Gatti made two defenses before losing the title to Floyd Mayweather Jr. via sixth-round TKO in June 2005. He returned to defeat Thomas Damgaard, but lost his final two bouts, a ninth-round TKO in a challenge to then-welterweight champion Carlos Baldomir in July 2006, followed by a one-sided beating from former "Contender" star Alfonso Gomez in July 2007.


In the dressing room following the seventh-round knockout loss to Gomez, Gatti announced his retirement.

Referee Randy Neumann said it was tough for him to end that fight, simply because of Gatti's incredible ability to come back in fights.

"I couldn't stop that fight, simply because he was Arturo Gatti," Neumann said. "He was much more dignified to go out that way. He had to be counted out. When he fought, you never knew if he could come back. He looked beaten and still came back."

With that loss, Gatti acknowledged the end of all his travails and triumphs.

"I remember walking away from his last fight, and somebody walked up to him in the casino late at night and congratulated him," Duva said. "And he said, 'Why did he congratulate me?' And I said, 'He was excited to meet you.' And he kind of looked very surprised by that.

"He had no idea what an icon he was or how much he meant to people."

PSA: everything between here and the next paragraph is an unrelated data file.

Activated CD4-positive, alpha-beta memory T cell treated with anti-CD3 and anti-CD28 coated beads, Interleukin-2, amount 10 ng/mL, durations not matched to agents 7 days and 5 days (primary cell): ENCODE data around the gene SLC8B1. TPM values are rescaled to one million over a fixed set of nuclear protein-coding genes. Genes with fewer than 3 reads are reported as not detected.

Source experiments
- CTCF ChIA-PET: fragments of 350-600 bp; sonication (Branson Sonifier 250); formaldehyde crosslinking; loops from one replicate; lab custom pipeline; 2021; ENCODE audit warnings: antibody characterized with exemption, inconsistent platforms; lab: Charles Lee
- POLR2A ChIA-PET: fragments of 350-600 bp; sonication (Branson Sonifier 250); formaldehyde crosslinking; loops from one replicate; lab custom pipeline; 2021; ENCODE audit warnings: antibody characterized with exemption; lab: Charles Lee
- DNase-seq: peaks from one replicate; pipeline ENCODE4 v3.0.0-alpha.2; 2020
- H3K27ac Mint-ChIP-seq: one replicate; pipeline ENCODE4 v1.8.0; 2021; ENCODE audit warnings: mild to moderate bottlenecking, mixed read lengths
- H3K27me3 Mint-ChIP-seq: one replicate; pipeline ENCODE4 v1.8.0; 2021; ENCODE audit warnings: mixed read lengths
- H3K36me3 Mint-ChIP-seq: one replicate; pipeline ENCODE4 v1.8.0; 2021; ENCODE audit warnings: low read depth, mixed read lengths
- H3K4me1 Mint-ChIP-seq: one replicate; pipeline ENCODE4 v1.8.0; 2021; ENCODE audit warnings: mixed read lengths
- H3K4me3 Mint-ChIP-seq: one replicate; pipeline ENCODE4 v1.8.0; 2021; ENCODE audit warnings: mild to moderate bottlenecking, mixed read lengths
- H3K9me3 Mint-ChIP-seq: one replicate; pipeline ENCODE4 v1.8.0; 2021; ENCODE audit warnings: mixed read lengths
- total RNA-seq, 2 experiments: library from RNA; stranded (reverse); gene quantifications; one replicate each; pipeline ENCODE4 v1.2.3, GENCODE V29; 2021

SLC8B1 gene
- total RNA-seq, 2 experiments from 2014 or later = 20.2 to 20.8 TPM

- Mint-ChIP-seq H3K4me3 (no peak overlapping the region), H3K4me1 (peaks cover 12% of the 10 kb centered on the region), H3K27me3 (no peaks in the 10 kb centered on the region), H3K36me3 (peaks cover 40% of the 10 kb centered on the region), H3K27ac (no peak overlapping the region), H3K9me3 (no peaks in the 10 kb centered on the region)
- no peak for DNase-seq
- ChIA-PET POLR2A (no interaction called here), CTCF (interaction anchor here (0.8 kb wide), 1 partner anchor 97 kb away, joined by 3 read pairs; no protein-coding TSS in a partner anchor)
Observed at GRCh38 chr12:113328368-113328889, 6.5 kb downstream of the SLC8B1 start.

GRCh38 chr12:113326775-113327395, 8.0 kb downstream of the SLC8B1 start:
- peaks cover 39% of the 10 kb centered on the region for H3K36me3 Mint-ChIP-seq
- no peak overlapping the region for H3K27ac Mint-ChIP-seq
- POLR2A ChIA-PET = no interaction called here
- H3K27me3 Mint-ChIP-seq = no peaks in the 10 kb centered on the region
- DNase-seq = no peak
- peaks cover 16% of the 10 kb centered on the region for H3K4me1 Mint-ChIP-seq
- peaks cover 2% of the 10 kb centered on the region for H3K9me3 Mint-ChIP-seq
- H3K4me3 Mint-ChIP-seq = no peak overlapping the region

The 37-year-old Gatti, whose epic trilogy with Micky Ward branded him one of the most exciting fighters of his generation, retired in 2007 with a career record of 40-9 and 31 knockouts.

More than his titles, Gatti will be remembered for the slugfests. He was half of the Ring magazine fight of the year four times for two the Ward fights as well as his 1997 fifth-round knockout of Gabriel Ruelas to retain the junior lightweight title and a 1998 decision loss to Ivan Robinson.

Gatti had two memorable battles with Robinson as well as dramatic fights with Wilson Rodriguez, Angel Manfredy and Calvin Grove, all before the trilogy with Ward, that defined his career.

"His entire boxing career he fought with us, we've known him since he was 17," promoter Kathy Duva of Main Events told The Associated Press. "It's just an unspeakable tragedy. I can't even find words. It's a horror."

Gatti was a staple of HBO's boxing broadcasts, appearing on the network 21 times.

"HBO Sports is tremendously saddened by the passing of Arturo Gatti," HBO Sports President Ross Greenburg said. "He was one of the legendary warriors in boxing, and his three epic battles with Micky Ward will live on in sport's history. All of us at HBO Sports will miss his warm and friendly presence, and our deepest sympathy goes out to his manager Pat Lynch, promoter Main Events, led by Kathy Duva, and the entire Arturo Gatti family. Boxing has lost a great and humble man."

Gatti had been working in real estate in Montreal following his retirement, but still attended fights, as he did in April for the Timothy Bradley-Kendall Holt Junior Welterweight unification bout at the Bell Centre in Montreal.